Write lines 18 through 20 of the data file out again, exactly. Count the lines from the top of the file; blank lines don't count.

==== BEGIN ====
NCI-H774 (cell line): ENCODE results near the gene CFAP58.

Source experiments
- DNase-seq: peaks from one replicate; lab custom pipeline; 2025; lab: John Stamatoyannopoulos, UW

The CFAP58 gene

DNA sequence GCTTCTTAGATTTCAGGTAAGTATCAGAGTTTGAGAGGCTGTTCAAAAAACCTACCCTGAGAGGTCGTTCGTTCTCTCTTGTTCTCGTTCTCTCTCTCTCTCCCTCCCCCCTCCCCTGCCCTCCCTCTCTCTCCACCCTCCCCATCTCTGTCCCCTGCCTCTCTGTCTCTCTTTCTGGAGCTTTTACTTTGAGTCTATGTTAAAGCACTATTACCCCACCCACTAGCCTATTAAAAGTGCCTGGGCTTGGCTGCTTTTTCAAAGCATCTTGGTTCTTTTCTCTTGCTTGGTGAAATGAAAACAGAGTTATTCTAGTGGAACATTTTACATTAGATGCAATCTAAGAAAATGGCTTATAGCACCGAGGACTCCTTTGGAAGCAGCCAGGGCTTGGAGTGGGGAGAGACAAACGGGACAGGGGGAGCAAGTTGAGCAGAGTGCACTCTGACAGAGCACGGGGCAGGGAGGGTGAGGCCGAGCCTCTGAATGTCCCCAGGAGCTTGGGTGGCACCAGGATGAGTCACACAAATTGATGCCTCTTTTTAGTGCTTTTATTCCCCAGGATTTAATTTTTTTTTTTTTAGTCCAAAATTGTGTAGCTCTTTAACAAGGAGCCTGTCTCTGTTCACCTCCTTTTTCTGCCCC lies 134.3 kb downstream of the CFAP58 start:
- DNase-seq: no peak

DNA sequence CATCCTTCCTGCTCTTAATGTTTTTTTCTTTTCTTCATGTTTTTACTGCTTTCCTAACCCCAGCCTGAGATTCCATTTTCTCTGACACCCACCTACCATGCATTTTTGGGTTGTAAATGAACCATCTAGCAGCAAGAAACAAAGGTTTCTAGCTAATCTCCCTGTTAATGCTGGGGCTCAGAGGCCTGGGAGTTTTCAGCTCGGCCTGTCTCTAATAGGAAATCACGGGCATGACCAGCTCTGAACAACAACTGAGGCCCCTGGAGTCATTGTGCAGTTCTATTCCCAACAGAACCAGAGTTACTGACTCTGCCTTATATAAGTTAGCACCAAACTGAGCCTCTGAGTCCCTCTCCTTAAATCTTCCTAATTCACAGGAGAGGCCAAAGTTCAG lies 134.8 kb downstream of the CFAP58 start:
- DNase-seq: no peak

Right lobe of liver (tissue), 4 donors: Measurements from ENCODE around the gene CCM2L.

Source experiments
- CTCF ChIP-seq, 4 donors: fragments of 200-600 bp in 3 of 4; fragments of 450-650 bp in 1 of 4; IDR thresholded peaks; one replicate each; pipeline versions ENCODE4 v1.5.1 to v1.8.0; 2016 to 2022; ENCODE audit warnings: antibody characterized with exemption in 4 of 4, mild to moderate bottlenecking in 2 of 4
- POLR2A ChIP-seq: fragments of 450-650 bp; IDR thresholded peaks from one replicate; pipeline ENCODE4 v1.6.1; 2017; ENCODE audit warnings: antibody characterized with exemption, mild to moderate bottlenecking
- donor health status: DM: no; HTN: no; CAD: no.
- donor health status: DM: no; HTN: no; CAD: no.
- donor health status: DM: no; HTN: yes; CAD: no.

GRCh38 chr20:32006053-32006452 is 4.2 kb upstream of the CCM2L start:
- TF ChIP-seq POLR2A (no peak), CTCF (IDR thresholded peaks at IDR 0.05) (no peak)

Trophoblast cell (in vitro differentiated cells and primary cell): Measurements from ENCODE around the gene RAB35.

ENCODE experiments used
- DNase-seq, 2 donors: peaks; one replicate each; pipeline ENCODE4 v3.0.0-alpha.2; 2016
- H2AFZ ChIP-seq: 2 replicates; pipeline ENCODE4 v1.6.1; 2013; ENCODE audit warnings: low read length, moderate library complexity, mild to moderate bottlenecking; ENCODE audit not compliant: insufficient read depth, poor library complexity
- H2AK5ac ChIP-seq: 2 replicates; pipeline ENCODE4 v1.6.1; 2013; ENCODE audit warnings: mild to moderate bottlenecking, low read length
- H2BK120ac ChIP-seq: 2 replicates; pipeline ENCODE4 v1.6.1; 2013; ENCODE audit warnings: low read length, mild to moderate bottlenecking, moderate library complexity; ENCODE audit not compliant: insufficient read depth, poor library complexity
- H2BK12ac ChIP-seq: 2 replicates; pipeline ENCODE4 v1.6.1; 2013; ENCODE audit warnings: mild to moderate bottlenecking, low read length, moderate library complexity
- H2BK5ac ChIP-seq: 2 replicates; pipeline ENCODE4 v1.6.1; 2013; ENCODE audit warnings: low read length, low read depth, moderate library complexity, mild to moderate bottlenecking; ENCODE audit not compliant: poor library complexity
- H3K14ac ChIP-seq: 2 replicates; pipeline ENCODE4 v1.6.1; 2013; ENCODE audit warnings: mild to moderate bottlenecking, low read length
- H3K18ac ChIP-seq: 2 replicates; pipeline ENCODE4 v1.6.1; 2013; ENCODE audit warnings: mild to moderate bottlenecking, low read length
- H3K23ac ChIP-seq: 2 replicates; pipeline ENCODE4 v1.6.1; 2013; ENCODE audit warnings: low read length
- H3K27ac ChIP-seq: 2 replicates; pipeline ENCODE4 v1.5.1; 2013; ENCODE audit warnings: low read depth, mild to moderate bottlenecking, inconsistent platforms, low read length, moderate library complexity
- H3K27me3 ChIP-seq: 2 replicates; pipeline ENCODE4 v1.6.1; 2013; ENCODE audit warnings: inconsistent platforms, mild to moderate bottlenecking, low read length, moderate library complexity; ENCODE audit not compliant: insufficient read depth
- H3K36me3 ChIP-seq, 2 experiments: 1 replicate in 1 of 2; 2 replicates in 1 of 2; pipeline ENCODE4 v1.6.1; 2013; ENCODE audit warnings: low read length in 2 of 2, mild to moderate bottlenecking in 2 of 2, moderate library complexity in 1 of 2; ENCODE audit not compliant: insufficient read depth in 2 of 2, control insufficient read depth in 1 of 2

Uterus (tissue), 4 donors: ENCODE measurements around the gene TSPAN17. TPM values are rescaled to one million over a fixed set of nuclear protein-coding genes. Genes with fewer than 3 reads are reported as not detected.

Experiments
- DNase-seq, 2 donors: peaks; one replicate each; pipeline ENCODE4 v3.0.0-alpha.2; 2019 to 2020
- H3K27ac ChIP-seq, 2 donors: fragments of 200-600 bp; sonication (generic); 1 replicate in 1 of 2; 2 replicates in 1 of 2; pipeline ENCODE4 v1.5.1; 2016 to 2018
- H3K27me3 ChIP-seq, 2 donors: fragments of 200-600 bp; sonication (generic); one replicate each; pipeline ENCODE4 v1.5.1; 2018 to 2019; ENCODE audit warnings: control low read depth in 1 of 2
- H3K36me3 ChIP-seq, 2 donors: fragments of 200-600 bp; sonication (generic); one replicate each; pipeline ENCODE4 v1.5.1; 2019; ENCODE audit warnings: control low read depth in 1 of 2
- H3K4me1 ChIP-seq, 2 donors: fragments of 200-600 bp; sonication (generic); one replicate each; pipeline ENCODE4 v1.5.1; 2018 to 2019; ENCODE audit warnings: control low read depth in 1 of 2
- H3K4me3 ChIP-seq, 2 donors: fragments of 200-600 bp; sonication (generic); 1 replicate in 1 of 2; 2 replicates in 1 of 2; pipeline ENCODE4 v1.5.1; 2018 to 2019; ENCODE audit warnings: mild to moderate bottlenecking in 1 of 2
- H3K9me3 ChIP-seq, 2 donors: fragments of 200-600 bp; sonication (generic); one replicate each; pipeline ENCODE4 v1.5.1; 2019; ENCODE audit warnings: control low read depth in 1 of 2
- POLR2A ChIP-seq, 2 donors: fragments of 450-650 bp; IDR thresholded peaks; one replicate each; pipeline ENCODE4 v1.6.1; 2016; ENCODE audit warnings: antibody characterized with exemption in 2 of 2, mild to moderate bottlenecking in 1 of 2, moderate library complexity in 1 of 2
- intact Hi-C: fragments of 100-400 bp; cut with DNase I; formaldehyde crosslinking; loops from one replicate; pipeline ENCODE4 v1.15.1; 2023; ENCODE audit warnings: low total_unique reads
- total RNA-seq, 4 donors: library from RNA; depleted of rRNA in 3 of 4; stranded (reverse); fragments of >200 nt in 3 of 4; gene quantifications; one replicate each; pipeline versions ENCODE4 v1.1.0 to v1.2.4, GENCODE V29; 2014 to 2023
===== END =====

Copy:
Trophoblast cell (in vitro differentiated cells and primary cell): Measurements from ENCODE around the gene RAB35.

ENCODE experiments used
- DNase-seq, 2 donors: peaks; one replicate each; pipeline ENCODE4 v3.0.0-alpha.2; 2016